In the upper house he was a frequent speaker on 'questions of constitutional and general polity. His oratory, which was generally without premeditation, had vast unadorned power, but its effect was marred by ebullitions of temper. He threw his vigorous spirit into whatever topic he discussed, infusing a strength of mind and muscle, which could not brook restraint or tolerate contradiction.' His success as a parliamentary speaker was greatly impaired by his extreme irritability, which sometimes showed itself in the most repulsive forms imaginable. On these occasions he was apparently unconscious of the trespass he was committing, and would sometimes even gratulate himself on his freedom from asperity. An instance of this occurred, when he accused Lord Grey of uttering 'a base and calumnious imputation,' and sat down, to the infiuite amusement of the house, expressing a conviction of having defended himself without bitterness towards his opponent. At a later period Lord Holland inflicted a severe but dignified castigation on the irritable judge, which was too ably conceived, and is too honourable to the memory of that estimable nobleman to allow us to pass it by. We avail ourselves of Mr. Townsend's sketch of this memorable passage.
'That nobleman, in 1811, brought forward a motion for an account of all informations ex officio in cases of libel, in a temperate and judicious speech, which elicited one of a totally different spirit from the judge, who, making a law against himself, remarked, that he
knew nothing more to be deprecated in that house than violent and Vague declamations resting on no grounds. (Hear, hear, from Lord Holland). The noble lord might call all that he had said a mere tirade; but in all that he had said, did he not bottom himself on facts? (Hear, hear, from Lord Holland.) The cries of the noble lord could not convince him that he had not. He was used to tumults and alarms; they never yet could put him down. Were he to die the next instant, he never would yield for one moment to tumult!' The keen and cutting irony with which Lord Holland rebutted this unjust attack was long personally remembered by the house, and will richly reward perusal. The following is a short specimen: My lords, I must trespass for a few minutes on your time, for I feel myself called upon, not indeed to answer arguments, but to repel accusations and charges; not to combat objections to my motion, but to vindicate my character from aspersions which have been thrown out, I will not say in a disorderly and unparliamentary manner, but at least in a style and tone which, fortunately for the dignity of your deliberations, is rare and unusual in this house. I have been told, not by inference, but in direct terms, that I am captious, that I am passionate, that I am indirect, and unmanly. I profess not the temper of bearing such charges with equanimity; and if I were to disguise my astonishment, I will say my indignation, at hearing them brought against me, I should, in fact, prove myself guilty of that insincerity with which I am charged. With respect to the vehemence or passion with which I may have expressed myself, I should have hoped that the learned lord would have had the charity to recollect that I never had the advantage of those judicial habits from which he has profited so much; and which, as they require from him, so they have no doubt taught him, that calmness and composure of mind for which he is so remarkable, The practice of such duties, and the exercise of such temper as these duties require, can alone bring the feelings of men to so perfect a state of discipline, and produce, even in the delivery of their strongest opinions, that dignified and dispassionate tone which adds a grace to all the noble and learned lord's public appearances, and has so eminently distinguished his conduct on this night's debate. I fear, my lords, I shall never attain that composure of manner and command of temper, of which the noble and learned lord inculcates the necessity, full as much as he affords the example. Indeed, I must acknowledge that I shall not even aspire to emulate the model he holds out to me, and, while I admire his precepts, must confess that I have no ambition to follow his example. The clamorous invective, which has nothing to recommend it but authority, is as much clamour as the cries and shouts of a mob; and I hope that I shall have the courage and honesty to treat it, come from whom it may, with a due portion of that feeling which the noble and learned lord so properly reserves for all clamour unfounded in reason.''. ib. pp. 331-333.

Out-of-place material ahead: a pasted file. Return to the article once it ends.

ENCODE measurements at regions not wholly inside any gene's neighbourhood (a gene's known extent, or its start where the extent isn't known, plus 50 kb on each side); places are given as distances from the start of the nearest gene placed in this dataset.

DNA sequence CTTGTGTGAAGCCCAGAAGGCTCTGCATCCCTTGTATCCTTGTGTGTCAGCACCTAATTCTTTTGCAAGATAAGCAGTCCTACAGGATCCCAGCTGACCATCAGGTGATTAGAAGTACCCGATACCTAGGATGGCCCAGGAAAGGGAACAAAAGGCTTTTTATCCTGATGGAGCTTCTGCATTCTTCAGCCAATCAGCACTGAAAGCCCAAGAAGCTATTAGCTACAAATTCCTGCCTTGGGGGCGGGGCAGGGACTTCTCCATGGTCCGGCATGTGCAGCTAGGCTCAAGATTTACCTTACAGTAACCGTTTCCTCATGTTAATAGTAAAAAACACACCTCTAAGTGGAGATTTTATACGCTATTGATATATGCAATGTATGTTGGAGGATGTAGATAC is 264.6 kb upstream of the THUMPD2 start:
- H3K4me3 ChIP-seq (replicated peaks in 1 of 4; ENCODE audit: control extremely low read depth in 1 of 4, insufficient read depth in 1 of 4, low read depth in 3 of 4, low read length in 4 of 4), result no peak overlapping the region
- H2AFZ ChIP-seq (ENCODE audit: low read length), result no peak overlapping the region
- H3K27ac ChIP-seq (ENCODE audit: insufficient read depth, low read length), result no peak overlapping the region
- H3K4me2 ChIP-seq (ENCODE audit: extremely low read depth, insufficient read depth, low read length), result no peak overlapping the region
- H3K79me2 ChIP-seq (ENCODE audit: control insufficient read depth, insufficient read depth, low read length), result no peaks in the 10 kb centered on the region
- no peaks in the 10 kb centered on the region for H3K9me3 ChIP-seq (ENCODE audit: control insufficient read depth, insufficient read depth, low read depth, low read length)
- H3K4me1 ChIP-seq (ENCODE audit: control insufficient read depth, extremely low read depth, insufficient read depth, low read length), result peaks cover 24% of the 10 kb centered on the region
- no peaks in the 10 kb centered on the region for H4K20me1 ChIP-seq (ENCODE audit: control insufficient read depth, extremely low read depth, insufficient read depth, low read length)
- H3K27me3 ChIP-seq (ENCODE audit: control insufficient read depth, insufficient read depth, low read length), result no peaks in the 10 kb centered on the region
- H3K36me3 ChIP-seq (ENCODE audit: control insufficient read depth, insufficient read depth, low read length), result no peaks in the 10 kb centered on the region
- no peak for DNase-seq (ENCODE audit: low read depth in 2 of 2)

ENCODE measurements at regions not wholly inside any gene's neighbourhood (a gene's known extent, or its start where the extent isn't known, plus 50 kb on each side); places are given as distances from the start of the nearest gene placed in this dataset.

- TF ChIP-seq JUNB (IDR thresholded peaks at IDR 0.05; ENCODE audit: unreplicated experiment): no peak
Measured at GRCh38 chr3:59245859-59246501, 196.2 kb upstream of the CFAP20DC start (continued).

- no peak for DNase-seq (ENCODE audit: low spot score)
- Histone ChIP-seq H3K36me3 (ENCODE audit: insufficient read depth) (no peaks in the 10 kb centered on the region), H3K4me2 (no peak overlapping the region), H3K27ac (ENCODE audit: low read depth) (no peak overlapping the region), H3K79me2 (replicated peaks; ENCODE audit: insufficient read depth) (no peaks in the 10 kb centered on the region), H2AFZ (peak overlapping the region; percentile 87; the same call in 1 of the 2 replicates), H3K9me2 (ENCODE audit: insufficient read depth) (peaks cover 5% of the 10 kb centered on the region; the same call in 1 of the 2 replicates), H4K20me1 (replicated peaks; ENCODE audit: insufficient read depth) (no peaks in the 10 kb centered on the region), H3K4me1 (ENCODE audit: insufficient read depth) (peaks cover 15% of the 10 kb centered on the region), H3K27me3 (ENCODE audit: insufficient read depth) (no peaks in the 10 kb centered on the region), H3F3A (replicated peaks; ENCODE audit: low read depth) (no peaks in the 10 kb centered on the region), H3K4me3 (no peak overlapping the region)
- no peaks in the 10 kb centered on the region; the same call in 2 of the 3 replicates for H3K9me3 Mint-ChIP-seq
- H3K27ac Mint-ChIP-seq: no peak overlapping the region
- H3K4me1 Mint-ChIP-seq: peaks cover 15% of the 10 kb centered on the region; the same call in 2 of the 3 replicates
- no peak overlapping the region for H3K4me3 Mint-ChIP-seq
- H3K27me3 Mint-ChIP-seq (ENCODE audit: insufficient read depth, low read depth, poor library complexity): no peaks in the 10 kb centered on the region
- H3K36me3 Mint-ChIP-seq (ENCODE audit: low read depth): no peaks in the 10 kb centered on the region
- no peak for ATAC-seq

Though grave and austere to a fault, several anecdotes are